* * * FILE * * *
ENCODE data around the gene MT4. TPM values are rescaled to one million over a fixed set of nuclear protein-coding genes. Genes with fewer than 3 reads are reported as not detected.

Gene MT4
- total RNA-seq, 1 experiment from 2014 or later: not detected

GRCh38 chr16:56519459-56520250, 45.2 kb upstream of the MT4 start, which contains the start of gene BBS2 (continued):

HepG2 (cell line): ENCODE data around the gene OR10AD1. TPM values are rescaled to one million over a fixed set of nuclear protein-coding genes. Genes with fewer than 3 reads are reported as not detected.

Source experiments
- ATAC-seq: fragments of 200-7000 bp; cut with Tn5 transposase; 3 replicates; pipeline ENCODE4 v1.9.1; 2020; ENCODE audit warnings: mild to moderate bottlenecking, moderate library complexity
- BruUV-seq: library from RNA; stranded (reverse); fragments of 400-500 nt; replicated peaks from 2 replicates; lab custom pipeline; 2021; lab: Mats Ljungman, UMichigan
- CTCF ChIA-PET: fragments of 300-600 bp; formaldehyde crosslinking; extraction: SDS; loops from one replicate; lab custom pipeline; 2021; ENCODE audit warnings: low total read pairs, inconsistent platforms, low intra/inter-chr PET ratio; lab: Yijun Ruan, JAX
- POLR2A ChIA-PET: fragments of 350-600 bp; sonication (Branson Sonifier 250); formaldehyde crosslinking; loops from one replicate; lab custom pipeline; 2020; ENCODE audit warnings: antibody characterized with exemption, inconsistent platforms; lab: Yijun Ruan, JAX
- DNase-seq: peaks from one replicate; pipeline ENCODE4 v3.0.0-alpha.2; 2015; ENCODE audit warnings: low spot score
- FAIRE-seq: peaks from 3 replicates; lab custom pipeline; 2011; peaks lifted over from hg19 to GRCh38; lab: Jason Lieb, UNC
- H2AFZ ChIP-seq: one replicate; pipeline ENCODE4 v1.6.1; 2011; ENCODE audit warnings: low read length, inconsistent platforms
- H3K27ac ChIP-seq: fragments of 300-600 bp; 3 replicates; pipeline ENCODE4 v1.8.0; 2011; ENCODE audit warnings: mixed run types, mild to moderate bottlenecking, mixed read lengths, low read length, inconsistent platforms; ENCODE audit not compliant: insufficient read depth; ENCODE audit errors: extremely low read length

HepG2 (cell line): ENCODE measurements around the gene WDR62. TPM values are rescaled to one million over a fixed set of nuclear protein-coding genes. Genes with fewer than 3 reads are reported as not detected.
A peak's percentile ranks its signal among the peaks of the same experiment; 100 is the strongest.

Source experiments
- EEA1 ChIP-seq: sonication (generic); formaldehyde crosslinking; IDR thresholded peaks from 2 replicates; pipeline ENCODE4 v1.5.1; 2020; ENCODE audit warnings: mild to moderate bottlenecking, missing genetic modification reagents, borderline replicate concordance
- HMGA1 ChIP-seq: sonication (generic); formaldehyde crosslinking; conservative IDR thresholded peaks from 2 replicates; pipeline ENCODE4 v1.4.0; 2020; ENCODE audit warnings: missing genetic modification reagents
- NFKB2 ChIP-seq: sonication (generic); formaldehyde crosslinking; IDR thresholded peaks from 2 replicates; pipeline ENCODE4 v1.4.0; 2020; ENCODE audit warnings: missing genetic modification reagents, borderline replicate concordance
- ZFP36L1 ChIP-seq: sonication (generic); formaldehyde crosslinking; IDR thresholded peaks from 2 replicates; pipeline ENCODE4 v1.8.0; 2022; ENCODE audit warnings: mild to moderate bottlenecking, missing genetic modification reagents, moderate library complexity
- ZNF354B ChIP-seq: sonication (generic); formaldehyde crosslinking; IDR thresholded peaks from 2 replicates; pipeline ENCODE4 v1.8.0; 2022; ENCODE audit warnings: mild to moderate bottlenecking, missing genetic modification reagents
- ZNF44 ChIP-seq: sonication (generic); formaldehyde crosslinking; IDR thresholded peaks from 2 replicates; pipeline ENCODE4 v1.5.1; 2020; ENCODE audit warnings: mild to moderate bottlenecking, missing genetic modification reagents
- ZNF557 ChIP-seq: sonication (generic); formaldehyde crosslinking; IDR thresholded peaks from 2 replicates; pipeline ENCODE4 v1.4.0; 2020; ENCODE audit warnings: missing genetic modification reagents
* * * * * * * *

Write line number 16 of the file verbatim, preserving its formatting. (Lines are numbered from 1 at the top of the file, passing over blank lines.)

A peak's percentile ranks its signal among the peaks of the same experiment; 100 is the strongest.